Rejected

Parents on the adoption journey are told to prepare their hearts and minds that their child may reject one or both parents for a myriad of reasons.  While we would like to all say “it will never happen to me”, it very well could.  Today’s stories are told from the perspective of both a mom and a dad who experienced rejection by their newly adopted children.  Emotionally, this can be very hard on a parent’s heart.  Today they’re going to share the story of their journeys through this time.

A Mom’s Perspective:  Rejection, we have all had it happen to us at some point.  Whether it was a grade school crush, not making the team, being denied entrance to your dream school or turned down for a job; being rejected stings but we have all been through it and moved on.  What happens when it is a bigger rejection than you could ever imagine? What if it is a child that you have loved from around the world for months or even years before meeting them in person? I was the rejected one and have lived to tell the tale.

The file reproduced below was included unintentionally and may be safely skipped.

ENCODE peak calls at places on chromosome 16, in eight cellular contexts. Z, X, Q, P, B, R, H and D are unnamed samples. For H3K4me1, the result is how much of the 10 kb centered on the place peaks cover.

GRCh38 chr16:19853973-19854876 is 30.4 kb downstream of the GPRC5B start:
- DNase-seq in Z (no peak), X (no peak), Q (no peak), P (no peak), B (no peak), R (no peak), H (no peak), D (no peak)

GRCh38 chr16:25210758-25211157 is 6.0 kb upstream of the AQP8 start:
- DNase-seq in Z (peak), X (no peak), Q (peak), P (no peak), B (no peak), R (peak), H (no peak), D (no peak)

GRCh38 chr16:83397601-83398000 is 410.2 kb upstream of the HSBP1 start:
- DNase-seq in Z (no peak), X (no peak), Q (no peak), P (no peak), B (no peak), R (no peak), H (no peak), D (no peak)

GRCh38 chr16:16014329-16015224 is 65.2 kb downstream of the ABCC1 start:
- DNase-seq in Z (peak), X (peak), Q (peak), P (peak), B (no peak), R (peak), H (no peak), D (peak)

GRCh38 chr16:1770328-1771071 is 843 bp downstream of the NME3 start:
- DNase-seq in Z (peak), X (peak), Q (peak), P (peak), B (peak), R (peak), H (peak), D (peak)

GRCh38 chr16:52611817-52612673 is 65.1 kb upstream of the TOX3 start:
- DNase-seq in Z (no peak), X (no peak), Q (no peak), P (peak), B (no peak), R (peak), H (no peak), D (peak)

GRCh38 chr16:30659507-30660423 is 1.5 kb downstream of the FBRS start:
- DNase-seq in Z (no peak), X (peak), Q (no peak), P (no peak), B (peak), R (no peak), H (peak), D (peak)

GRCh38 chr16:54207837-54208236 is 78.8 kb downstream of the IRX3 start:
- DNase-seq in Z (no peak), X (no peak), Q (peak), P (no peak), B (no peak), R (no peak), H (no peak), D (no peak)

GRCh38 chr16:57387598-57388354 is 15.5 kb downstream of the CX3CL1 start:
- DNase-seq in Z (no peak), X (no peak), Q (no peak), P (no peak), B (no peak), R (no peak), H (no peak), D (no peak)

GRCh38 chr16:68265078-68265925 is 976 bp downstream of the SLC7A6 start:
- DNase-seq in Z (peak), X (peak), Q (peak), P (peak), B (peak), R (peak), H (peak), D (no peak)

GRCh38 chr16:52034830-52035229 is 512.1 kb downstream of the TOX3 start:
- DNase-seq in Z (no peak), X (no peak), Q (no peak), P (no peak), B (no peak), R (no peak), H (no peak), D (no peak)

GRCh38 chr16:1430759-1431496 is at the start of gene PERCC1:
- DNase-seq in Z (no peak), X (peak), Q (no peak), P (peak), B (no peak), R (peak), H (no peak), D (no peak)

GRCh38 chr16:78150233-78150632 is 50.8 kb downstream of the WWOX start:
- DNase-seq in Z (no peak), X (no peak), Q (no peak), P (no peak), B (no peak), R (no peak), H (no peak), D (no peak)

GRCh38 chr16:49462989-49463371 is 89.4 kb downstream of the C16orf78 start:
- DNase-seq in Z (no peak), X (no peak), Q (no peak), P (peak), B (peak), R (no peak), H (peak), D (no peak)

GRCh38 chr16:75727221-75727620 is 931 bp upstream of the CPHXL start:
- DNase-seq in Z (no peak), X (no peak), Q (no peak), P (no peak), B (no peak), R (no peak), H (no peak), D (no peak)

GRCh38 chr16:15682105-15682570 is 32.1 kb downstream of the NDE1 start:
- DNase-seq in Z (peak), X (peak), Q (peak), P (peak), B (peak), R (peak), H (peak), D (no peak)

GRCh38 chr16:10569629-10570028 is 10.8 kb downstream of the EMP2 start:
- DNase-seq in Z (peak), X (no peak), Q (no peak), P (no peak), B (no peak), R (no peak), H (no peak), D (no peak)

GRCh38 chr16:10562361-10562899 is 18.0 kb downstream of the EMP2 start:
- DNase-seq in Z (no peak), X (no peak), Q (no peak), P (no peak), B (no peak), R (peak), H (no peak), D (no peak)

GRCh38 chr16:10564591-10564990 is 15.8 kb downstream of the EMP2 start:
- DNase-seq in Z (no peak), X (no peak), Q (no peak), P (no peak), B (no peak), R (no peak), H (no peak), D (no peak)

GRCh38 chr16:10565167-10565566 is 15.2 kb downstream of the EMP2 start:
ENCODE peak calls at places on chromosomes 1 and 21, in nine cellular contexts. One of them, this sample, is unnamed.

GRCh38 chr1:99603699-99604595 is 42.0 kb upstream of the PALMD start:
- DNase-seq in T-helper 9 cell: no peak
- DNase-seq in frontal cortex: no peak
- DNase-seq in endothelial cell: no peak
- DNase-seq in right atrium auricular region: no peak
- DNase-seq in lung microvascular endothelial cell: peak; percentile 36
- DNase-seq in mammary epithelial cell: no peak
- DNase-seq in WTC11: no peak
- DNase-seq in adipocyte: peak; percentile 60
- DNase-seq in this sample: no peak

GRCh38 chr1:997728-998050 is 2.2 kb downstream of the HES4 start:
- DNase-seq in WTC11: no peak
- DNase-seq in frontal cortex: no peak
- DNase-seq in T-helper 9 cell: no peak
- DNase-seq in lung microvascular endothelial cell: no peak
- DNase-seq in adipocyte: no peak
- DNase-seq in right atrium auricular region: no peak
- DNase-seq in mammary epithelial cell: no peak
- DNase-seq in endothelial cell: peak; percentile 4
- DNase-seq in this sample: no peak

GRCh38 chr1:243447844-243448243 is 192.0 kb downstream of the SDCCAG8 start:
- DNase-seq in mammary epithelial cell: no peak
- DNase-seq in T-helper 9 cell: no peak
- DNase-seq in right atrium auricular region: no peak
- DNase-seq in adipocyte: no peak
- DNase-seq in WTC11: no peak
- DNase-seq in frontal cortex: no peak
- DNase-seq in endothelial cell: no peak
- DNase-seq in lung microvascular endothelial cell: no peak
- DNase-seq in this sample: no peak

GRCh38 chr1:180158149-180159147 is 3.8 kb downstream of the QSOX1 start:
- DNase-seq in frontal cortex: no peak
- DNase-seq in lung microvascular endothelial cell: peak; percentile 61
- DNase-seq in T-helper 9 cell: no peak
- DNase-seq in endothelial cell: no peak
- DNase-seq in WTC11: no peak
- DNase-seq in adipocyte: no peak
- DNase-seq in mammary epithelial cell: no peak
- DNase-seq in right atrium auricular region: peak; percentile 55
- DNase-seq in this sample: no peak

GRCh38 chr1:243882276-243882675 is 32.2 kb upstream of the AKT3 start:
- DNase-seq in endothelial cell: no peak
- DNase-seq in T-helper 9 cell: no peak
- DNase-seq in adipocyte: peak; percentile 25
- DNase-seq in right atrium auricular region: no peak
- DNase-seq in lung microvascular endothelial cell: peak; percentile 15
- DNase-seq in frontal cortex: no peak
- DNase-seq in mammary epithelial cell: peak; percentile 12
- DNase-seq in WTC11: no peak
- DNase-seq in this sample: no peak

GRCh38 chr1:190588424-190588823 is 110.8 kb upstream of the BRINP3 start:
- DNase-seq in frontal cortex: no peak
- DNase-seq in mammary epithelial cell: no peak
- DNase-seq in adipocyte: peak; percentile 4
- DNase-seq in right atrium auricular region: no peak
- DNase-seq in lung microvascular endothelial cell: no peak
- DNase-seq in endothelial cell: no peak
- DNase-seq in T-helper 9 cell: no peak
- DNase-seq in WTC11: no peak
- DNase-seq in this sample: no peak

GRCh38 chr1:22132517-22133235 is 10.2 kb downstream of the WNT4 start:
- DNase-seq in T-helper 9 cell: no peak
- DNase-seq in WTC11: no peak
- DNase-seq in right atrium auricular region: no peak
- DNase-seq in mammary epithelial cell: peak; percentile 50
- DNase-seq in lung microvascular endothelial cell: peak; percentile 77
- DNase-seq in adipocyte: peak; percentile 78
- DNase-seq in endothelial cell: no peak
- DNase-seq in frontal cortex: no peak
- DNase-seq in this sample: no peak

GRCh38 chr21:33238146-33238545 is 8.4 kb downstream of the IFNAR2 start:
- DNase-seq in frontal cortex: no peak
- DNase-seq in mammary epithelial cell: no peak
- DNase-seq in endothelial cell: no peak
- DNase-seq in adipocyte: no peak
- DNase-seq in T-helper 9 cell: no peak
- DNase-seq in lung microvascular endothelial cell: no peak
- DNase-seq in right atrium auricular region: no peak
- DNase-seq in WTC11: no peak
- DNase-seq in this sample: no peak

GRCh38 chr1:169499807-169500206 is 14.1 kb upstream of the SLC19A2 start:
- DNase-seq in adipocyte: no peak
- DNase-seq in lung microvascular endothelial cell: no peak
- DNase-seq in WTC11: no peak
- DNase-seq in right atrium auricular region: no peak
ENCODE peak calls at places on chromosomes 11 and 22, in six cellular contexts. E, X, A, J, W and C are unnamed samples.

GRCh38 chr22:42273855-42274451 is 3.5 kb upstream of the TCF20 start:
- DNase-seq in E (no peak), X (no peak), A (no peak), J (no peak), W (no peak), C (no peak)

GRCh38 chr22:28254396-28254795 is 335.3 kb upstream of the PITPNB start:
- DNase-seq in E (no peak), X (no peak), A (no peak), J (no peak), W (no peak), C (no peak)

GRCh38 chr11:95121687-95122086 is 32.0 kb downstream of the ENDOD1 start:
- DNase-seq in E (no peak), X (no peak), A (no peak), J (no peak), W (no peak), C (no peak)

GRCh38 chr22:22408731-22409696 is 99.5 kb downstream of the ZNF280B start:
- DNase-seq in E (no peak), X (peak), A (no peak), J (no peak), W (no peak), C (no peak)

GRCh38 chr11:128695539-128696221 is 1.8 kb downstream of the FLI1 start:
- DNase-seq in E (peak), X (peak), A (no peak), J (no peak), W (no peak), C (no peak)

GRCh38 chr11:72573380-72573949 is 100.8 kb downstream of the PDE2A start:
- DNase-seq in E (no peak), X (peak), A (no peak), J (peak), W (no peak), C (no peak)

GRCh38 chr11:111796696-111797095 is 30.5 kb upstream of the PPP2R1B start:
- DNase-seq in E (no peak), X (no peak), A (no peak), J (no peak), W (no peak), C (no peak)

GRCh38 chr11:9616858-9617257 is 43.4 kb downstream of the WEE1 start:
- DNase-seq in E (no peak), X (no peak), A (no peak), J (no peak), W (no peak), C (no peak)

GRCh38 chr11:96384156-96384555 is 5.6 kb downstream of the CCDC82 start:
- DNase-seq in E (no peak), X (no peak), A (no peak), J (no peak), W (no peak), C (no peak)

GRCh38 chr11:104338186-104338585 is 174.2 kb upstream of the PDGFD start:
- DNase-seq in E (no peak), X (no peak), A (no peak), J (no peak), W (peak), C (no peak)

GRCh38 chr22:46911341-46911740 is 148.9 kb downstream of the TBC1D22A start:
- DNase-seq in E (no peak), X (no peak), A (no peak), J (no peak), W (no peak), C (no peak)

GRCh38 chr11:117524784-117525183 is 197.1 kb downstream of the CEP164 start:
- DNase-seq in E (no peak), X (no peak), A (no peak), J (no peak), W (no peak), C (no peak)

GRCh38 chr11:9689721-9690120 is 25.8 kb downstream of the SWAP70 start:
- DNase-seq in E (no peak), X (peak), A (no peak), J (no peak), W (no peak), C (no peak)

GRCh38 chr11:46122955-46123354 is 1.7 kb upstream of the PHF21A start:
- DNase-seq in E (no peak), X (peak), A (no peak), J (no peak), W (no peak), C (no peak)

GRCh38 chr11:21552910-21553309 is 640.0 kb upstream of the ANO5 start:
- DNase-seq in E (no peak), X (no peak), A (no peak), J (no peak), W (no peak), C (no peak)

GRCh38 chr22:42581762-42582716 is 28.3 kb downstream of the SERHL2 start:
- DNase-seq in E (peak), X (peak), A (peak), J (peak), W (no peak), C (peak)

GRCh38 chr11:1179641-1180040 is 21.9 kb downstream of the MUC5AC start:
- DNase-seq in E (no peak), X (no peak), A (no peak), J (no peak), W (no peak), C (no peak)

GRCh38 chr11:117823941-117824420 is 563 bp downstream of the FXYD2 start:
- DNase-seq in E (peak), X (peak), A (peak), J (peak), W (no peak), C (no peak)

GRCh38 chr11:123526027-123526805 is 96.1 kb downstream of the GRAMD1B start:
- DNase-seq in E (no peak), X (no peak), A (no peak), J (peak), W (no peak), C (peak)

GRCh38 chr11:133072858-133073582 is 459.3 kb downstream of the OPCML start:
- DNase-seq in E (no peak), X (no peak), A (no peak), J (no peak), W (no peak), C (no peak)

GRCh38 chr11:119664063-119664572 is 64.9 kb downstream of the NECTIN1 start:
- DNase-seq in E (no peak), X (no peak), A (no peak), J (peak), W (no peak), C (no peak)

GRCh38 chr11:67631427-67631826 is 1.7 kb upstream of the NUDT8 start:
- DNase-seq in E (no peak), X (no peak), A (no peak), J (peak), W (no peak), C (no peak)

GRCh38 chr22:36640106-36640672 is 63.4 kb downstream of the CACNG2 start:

We met our son just before his 4th birthday, and I had been madly in love with him the two years we were waiting to meet this amazing little guy. He, on the other hand, had different feelings.  He was living in a supportive and loving environment with women who doted on him and cared for him like he was their own. Needless to say, he did not have a need for me, another woman who was trying to take the place of those already in his heart.

Daddy, however, was a new novelty and he clung to my husband and laughed and played all day. If I had the nerve to get near him the tears would start, the feet and hands would start swinging and the screaming, (bless his heart…the screaming!), would begin.  While we were in country it actually worked out ok with this heart wrenching arrangement as one of us had to handle a lot of adoption related events. The plane ride home was another story – a swift kick to my ribs ensured that I would stay awake for the 36 hours of travel, guaranteeing that I would not dare touch his seat.